By Dave Flaherty/The Oshawa Express
The future of the province’s largest animal welfare organization is unclear after a recent Ontario court ruling.
Ontario Superior Court Justice Tim Minnema ruled some of the powers given to the Ontario Society for the Protection of Cruelty to Animals (OSPCA) by the provincial government are unconstitutional.
In a decision released earlier this month, Minnema struck down sections of the OSPCA Act which assign “police and other investigative powers” to the organization, and gave the provincial government one year to address the situation.
Minnema’s ruling was in response to a constitutional challenge made by Jeffrey Bogaerts, a paralegal with a law firm that deals with animal welfare law.
The OSPCA Act, first brought into law in 1919, gives the organization the authority to enforce provincial and federal animal cruelty laws.
Under this act, OSPCA investigators and agents have the capability to enter homes or businesses if an animal is believed to be in distress or danger.
The organization is a private charity, and therefore not an agent of the province.
As opposed to other organizations that have delegated police and investigative powers, Minnema said the OSPCA is not subject to the Police Services Act, Ombudsman Act, and the Freedom of Information and Protection of Privacy Act.
“Overall, the OSPCA appears to be an organization that operates in a way that is shielded from public view while at the same time fulfilling clearly public functions…although charged with law enforcement responsibilities, the OSPCA is opaque, insular, unaccountable and potentially subject to external influence, and as such Ontarians cannot be confident that the laws it enforces will be fairly and impartially administered,” Minnema wrote in his decision.
The OSPCA provides local investigative services for the Humane Society of Durham Region.
The local Humane Society was incorporated in 1988 as Durham Animal Welfare and later became an independent operating affiliate of the OSPCA.
The Oshawa Express reached out to the Humane Society but the shelter manager said they could not speak directly on the court’s ruling.
OSPCA communications director Melissa Kosowan told The Express there were approximately 400 animal cruelty complaints made in Durham last year.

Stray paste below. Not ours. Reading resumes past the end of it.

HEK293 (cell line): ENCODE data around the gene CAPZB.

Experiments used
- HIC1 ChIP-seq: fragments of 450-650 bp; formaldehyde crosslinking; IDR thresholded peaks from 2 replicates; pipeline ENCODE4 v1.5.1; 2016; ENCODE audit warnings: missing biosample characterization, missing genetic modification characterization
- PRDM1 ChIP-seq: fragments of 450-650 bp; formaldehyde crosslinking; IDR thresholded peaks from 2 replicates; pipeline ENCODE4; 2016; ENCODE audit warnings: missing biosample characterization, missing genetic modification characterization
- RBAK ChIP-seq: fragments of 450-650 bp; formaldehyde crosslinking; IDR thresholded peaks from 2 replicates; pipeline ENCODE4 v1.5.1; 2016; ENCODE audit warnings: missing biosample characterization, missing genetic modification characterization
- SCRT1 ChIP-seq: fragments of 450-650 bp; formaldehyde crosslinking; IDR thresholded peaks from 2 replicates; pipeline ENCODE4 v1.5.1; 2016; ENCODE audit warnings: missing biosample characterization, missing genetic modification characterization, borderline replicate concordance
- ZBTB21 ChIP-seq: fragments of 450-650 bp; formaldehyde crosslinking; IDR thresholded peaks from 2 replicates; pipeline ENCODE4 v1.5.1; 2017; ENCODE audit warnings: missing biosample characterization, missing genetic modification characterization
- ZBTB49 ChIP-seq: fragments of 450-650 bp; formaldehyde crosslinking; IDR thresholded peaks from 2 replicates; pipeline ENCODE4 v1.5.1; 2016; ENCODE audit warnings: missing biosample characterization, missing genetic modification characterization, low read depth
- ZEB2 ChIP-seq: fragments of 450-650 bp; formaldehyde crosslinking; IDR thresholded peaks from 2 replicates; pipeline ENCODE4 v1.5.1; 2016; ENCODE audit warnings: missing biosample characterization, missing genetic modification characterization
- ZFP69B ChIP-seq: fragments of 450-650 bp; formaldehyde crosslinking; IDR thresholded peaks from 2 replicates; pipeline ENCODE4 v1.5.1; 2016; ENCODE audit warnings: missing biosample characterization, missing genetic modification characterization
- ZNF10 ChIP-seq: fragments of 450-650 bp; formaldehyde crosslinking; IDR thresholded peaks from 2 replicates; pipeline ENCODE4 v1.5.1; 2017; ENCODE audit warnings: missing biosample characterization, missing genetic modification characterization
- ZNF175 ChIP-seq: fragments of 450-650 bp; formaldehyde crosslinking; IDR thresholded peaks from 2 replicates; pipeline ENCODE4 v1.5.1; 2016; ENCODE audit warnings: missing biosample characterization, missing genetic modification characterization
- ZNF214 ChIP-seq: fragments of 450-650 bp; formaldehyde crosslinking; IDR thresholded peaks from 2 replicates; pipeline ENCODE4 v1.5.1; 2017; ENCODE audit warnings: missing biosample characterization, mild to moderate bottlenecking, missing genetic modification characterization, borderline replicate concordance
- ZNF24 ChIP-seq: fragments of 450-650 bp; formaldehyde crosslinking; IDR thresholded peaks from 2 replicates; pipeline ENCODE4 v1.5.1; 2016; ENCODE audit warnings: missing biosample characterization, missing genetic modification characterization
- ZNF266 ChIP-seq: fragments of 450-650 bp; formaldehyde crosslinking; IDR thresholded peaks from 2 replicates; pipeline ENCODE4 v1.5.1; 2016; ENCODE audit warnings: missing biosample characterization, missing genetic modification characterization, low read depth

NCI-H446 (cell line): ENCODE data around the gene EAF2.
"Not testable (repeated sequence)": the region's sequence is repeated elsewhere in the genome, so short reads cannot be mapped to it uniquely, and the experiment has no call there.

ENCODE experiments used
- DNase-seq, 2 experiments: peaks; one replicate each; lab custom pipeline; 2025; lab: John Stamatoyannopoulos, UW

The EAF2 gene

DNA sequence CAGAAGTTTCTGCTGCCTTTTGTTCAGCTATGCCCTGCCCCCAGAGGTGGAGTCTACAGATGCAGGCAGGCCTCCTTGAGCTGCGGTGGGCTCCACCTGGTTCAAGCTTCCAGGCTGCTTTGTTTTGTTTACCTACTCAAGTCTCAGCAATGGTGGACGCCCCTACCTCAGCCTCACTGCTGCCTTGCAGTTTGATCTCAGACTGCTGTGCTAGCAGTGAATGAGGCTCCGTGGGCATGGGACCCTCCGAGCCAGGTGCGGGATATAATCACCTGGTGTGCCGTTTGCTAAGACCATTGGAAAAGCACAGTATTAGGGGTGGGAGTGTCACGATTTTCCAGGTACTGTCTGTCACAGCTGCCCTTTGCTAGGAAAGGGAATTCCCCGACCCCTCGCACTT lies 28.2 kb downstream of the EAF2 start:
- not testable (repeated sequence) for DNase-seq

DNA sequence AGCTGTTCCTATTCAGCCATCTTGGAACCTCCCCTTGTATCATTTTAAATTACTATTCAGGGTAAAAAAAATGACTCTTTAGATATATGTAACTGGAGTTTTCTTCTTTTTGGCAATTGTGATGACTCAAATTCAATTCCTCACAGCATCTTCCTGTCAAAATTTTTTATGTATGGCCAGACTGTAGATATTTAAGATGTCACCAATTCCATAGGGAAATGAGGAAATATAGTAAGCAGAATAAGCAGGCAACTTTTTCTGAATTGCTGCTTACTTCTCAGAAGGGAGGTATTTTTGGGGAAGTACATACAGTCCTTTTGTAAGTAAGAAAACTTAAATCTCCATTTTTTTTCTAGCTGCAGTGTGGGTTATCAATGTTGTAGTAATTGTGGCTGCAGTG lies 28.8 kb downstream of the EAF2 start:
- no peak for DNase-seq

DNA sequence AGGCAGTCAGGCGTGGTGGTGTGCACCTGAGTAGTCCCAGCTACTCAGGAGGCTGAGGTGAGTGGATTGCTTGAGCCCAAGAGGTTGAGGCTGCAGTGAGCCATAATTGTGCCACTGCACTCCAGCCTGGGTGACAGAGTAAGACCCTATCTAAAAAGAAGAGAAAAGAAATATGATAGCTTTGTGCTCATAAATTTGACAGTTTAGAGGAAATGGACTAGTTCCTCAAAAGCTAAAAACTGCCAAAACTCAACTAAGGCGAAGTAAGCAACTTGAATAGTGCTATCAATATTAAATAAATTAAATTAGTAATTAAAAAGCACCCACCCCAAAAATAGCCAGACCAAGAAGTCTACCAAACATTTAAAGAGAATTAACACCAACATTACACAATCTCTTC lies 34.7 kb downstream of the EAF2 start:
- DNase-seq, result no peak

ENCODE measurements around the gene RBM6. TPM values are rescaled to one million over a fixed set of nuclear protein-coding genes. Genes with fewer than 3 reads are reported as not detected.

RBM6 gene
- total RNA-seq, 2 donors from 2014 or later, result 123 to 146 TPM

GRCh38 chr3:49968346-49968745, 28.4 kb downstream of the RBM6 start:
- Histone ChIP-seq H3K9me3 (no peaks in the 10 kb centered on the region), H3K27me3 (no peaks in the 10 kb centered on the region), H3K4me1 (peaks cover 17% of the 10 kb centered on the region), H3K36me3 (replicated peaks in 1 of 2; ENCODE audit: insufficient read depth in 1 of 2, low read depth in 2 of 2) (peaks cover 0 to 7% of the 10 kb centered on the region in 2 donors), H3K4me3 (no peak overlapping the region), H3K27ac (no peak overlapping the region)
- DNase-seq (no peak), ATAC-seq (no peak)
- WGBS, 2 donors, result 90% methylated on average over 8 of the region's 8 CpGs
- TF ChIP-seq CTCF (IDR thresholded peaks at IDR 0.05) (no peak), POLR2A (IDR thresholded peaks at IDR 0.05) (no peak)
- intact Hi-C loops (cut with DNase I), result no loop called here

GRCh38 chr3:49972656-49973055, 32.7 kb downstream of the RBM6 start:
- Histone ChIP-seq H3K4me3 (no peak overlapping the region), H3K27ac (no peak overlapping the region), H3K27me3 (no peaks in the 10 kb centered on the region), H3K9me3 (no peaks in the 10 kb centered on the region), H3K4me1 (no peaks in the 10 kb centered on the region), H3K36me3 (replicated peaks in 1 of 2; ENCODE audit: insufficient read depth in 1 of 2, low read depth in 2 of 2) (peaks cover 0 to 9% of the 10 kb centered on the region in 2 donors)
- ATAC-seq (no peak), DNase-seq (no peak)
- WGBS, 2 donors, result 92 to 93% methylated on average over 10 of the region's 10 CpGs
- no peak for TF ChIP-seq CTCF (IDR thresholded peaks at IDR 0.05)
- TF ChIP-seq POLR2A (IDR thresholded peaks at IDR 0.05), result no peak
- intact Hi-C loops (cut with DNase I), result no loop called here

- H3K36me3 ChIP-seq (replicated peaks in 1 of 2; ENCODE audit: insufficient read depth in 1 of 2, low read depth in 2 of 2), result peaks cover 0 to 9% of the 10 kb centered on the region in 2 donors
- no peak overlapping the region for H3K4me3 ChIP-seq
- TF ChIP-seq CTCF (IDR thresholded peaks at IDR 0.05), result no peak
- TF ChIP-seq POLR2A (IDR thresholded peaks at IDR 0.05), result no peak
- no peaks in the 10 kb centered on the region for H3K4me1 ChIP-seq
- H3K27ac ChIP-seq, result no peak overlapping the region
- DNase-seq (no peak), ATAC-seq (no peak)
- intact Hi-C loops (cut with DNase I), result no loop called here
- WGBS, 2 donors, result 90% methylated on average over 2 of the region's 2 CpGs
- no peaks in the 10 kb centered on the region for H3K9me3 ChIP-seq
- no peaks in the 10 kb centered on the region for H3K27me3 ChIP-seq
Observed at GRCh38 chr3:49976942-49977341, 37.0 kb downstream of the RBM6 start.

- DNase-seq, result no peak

In a media statement, Brian Schiller, general counsel for the OSPCA, said, “there was no allegation that the Ontario SPCA was at fault for anything regarding the subject-matter of the application and the court did not criticize any conduct on the part of the Ontario SPCA in its administration of the Ontario SPCA Act.”
Further, Schiller said the OSPCA has “never rejected the idea of provincial oversight and is prepared to consider any reasonable options put to it by the province to continue its animal protection work.”
Despite Bogaerts’ concerns that were brought to the court, Minnema said: “this challenge is not an attack on the OSPCA itself.”
“He saw the OSPCA as a victim of legislation, and acknowledged it may be doing the best it can in the circumstances,” he wrote.
In giving the province a year, Minnema said he was taking steps to maintain the protection of animals and not to leave the organization totally without influence.
“The declaration taking effect immediately could deprive animals of the protections afforded by the OSPCA Act while the province considers its next step. Compromising animal welfare even for a transitional period would be an untenable result in my view,” he stated in his ruling. “Also, the immediate implementation of this decision without an opportunity to plan could adversely impact staff at the OSPCA and its affiliates.”
According to the OSPCA’s 2017 annual report (the 2018 report has yet to be released), the agency investigated 15,519 complaints that year.
As a result, 573 provincial charges and 21 criminal charges were laid, and 1,220 animals were retrieved as a result of an investigation.